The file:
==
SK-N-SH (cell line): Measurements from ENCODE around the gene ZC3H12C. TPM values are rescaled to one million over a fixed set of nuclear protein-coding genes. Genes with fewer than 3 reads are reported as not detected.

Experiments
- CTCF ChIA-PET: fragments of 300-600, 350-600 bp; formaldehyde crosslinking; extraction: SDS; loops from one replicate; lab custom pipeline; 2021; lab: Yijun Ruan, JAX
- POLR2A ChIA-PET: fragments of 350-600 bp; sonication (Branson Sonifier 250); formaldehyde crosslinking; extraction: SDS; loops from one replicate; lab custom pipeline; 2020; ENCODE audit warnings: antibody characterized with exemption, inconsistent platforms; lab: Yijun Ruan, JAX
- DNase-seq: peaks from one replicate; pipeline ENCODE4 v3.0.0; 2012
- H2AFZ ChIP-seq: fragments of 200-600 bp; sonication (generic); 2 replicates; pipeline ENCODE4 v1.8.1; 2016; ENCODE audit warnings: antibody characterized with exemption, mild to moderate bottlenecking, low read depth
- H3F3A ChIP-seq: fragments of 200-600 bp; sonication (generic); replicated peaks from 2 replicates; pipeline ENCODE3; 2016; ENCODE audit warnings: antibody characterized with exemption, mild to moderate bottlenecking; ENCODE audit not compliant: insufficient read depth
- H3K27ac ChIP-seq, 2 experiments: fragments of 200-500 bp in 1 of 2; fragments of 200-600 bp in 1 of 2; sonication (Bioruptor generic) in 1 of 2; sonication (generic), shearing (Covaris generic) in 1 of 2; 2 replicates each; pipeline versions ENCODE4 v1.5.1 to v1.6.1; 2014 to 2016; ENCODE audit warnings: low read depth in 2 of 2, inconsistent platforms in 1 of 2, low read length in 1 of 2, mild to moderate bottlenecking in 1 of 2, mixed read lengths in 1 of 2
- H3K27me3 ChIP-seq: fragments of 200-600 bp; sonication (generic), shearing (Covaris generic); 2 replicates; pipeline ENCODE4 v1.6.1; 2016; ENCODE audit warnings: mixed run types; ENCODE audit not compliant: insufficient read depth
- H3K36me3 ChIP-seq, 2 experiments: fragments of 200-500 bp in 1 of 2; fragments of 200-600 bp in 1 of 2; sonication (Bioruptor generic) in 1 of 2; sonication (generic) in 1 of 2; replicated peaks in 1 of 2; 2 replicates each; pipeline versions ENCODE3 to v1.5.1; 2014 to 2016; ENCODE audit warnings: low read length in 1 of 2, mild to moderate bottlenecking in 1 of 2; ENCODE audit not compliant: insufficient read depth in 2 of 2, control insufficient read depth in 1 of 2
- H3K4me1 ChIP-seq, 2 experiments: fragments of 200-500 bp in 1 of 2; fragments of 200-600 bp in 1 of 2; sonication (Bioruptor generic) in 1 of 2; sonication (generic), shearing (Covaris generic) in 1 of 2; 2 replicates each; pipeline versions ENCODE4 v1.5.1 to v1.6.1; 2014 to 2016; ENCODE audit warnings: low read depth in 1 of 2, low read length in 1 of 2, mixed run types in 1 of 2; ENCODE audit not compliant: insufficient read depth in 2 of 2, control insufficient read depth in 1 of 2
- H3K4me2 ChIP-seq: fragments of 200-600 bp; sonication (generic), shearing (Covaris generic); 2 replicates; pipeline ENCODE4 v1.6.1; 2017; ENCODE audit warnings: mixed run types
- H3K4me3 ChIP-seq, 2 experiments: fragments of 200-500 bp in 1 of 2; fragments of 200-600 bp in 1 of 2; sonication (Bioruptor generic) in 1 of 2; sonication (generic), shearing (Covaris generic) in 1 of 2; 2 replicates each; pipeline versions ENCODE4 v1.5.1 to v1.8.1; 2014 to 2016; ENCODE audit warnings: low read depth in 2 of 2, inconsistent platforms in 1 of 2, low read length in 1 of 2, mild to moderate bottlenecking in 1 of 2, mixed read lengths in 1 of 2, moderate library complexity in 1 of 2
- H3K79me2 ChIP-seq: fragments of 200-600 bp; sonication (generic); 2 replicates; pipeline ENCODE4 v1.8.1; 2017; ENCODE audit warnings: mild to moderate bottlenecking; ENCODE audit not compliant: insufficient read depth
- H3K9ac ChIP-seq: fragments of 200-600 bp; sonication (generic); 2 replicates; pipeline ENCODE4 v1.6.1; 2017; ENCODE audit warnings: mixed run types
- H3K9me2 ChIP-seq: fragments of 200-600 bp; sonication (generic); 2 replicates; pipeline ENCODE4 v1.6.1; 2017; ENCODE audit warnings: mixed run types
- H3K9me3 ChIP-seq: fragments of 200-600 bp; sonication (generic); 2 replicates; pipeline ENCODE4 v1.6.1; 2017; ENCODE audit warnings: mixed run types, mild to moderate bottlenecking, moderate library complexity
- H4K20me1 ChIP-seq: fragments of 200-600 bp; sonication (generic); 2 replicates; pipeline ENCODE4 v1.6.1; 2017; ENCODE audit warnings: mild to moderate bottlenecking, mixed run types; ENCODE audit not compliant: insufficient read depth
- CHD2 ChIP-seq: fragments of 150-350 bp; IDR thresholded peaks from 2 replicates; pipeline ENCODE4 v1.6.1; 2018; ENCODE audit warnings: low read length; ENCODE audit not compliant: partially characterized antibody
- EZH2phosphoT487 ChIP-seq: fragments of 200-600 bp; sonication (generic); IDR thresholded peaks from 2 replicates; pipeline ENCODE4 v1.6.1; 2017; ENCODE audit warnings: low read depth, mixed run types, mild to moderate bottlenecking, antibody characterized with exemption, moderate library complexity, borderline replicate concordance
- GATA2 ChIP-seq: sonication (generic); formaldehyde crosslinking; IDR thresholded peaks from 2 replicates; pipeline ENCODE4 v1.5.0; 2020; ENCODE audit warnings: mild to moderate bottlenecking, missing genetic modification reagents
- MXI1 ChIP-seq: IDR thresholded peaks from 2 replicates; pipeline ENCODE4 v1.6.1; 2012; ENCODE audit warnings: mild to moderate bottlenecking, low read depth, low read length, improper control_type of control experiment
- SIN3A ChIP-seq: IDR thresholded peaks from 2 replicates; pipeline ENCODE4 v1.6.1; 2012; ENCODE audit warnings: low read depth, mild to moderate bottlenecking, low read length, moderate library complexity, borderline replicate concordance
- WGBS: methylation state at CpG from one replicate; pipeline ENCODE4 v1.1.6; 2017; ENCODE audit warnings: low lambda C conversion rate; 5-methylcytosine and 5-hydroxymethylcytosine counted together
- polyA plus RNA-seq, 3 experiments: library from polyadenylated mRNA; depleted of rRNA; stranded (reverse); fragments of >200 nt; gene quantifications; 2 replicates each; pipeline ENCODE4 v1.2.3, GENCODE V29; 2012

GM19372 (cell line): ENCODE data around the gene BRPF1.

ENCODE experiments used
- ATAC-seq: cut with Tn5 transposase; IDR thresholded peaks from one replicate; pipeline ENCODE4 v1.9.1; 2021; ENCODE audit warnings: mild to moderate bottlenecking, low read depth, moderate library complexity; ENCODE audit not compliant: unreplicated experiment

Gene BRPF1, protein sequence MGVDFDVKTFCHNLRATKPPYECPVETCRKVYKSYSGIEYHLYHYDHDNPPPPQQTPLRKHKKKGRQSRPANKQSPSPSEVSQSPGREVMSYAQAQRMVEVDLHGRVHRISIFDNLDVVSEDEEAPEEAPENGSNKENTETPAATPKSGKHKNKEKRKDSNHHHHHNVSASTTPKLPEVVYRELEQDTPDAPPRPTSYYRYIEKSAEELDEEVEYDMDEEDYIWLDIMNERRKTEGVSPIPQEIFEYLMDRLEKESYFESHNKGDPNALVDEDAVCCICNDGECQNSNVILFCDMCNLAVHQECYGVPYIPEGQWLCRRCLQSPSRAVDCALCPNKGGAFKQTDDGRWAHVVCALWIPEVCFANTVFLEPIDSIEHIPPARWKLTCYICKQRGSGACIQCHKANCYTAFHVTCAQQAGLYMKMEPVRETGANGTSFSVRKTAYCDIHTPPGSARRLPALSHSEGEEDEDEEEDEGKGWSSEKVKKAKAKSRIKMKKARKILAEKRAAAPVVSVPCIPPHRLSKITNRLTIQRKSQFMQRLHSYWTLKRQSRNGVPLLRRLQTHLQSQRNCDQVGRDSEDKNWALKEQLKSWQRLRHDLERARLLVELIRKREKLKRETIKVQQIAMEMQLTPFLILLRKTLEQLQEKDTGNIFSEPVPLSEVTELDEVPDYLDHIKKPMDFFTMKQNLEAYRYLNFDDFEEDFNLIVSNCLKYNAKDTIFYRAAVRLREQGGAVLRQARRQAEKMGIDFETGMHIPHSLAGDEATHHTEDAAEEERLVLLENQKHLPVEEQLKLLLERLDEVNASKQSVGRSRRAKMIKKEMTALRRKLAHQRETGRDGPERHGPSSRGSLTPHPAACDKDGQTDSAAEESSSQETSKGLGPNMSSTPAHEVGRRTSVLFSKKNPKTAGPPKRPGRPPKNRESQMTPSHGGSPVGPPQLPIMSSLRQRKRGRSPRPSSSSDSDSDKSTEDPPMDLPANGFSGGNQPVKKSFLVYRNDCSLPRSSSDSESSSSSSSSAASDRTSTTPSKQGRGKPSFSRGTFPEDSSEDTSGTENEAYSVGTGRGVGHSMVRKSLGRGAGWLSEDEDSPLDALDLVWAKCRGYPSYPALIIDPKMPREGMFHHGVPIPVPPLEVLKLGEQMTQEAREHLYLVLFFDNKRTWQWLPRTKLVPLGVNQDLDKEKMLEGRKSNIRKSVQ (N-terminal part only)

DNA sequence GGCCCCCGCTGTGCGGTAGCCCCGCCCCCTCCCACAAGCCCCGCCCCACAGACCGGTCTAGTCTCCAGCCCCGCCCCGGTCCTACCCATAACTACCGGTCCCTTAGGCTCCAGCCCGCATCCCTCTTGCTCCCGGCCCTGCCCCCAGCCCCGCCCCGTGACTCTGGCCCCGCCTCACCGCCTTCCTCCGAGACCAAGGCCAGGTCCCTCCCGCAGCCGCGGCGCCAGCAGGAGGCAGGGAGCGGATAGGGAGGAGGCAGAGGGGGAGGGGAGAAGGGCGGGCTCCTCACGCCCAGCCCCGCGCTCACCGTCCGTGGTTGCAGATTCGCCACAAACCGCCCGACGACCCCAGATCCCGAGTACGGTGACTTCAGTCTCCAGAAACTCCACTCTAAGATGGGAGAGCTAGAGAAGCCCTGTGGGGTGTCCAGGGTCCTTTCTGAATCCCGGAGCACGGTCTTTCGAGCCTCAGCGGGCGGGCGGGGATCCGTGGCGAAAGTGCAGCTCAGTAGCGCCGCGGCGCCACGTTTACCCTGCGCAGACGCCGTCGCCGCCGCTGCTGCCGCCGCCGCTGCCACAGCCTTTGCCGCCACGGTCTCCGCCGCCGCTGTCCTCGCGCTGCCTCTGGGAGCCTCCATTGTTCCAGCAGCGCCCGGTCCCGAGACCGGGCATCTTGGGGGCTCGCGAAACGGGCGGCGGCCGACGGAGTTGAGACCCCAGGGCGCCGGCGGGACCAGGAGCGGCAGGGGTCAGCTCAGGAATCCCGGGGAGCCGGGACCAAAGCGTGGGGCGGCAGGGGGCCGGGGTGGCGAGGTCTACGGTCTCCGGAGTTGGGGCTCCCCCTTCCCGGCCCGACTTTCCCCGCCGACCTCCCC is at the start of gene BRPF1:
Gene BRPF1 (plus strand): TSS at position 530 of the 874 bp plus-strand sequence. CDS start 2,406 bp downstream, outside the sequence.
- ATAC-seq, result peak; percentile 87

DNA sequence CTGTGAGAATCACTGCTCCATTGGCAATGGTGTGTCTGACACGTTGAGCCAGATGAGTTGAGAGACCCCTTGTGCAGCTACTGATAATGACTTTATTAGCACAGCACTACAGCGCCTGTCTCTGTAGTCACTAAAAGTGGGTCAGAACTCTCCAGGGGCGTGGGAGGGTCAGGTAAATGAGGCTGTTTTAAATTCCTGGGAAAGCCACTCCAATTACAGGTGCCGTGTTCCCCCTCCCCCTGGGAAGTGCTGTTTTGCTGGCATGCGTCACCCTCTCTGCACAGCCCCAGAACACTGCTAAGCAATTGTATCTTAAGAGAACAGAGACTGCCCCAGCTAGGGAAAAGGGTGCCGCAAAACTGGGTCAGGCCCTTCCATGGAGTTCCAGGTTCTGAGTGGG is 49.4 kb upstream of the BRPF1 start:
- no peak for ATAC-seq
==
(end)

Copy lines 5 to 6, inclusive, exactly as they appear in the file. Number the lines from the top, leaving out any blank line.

- DNase-seq: peaks from one replicate; pipeline ENCODE4 v3.0.0; 2012
- H2AFZ ChIP-seq: fragments of 200-600 bp; sonication (generic); 2 replicates; pipeline ENCODE4 v1.8.1; 2016; ENCODE audit warnings: antibody characterized with exemption, mild to moderate bottlenecking, low read depth